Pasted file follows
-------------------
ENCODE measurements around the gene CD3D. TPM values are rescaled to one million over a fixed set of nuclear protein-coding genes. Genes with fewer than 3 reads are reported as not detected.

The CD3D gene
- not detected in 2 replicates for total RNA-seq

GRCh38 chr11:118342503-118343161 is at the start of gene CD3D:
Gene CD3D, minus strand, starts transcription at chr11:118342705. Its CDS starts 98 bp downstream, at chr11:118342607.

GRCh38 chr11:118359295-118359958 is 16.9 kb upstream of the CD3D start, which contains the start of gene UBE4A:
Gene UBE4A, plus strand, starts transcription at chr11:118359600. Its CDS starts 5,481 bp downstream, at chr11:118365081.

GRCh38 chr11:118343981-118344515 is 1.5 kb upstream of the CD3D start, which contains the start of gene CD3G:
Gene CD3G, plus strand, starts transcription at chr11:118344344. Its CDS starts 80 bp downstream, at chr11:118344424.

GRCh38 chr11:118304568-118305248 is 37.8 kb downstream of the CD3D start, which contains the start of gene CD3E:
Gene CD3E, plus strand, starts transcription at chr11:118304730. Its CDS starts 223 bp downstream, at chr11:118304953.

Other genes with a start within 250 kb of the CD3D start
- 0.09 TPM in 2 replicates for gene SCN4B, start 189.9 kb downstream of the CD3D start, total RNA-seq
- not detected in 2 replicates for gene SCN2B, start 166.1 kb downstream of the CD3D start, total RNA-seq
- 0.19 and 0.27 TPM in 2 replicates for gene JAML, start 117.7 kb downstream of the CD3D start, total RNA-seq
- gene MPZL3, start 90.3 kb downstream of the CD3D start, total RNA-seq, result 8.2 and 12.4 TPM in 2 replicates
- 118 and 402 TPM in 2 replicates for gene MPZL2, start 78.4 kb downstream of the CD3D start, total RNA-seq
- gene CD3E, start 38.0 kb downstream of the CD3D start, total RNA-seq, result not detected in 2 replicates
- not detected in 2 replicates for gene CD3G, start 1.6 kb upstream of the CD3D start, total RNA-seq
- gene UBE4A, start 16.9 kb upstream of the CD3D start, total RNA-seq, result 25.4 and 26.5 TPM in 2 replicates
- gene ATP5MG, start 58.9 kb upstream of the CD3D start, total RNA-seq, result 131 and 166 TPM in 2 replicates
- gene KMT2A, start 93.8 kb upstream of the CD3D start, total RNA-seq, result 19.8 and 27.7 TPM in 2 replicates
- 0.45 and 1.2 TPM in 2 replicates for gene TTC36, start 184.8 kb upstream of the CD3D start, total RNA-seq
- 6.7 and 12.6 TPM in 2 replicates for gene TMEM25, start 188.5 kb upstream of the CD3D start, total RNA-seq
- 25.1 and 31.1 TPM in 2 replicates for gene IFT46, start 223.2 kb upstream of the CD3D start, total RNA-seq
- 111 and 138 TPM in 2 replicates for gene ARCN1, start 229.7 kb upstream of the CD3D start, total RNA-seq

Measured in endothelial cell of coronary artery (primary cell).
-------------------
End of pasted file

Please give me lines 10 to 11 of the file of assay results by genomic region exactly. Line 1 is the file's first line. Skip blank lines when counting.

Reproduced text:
GRCh38 chr11:118304568-118305248 is 37.8 kb downstream of the CD3D start, which contains the start of gene CD3E:
Gene CD3E, plus strand, starts transcription at chr11:118304730. Its CDS starts 223 bp downstream, at chr11:118304953.